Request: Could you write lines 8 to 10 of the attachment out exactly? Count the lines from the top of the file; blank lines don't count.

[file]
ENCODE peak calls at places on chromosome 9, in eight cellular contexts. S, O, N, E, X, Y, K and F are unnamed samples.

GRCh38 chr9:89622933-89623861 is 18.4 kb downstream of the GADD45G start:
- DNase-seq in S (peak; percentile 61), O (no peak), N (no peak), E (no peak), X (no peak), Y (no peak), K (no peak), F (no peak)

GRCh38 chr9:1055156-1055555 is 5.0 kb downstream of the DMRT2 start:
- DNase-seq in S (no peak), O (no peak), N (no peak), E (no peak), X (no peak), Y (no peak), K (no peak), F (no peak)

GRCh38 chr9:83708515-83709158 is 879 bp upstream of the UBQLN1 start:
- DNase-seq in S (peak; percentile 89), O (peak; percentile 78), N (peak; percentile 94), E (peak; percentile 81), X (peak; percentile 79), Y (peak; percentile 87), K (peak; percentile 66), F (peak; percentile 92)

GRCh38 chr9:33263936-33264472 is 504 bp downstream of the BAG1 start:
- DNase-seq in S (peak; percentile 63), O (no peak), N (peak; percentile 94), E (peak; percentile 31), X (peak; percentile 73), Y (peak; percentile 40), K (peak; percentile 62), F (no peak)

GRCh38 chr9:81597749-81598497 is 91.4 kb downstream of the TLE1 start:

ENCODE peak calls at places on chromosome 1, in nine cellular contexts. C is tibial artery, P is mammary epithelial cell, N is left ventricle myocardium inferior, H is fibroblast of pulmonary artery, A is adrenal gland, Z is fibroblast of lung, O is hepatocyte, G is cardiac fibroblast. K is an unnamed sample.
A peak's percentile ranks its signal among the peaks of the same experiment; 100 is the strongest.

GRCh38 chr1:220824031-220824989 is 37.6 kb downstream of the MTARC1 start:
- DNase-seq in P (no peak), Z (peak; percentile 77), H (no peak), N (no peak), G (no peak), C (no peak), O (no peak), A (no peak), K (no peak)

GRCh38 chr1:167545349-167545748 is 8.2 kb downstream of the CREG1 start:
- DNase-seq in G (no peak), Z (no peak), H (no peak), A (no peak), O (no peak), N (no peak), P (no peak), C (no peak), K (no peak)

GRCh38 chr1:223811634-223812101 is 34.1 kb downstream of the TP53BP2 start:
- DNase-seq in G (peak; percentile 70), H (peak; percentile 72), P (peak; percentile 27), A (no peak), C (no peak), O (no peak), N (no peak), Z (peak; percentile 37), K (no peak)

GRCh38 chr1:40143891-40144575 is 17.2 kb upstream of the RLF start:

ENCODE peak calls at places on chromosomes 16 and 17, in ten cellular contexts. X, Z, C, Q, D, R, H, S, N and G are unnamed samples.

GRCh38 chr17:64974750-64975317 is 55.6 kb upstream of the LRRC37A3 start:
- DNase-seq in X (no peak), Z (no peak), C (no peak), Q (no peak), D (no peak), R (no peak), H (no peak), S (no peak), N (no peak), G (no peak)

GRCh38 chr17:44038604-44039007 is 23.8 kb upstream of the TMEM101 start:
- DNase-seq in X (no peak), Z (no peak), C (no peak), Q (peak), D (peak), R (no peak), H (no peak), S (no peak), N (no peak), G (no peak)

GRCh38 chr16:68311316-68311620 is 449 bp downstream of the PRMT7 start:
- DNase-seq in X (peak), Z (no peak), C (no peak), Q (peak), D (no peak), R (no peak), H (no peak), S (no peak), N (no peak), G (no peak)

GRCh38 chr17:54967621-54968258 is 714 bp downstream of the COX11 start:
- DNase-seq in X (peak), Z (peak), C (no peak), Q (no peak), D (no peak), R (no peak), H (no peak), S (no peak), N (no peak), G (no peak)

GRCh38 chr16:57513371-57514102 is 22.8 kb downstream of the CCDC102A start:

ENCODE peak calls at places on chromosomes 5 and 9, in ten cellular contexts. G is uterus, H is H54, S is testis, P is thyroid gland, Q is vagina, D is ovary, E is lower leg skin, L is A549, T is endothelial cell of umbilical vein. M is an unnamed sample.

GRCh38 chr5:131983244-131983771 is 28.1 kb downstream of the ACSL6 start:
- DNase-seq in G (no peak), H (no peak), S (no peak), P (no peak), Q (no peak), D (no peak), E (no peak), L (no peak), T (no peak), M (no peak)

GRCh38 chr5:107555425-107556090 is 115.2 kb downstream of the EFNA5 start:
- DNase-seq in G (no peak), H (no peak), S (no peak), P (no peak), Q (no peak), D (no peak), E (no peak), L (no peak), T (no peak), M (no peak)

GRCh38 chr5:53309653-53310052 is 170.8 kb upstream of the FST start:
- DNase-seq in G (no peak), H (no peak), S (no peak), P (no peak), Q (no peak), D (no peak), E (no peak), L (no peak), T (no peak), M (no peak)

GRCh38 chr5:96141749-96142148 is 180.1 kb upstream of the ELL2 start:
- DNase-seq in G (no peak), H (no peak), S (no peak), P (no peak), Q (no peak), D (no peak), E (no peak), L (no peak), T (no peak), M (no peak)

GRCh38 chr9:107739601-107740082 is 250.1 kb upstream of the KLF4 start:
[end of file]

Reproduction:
GRCh38 chr9:33263936-33264472 is 504 bp downstream of the BAG1 start:
- DNase-seq in S (peak; percentile 63), O (no peak), N (peak; percentile 94), E (peak; percentile 31), X (peak; percentile 73), Y (peak; percentile 40), K (peak; percentile 62), F (no peak)

GRCh38 chr9:81597749-81598497 is 91.4 kb downstream of the TLE1 start: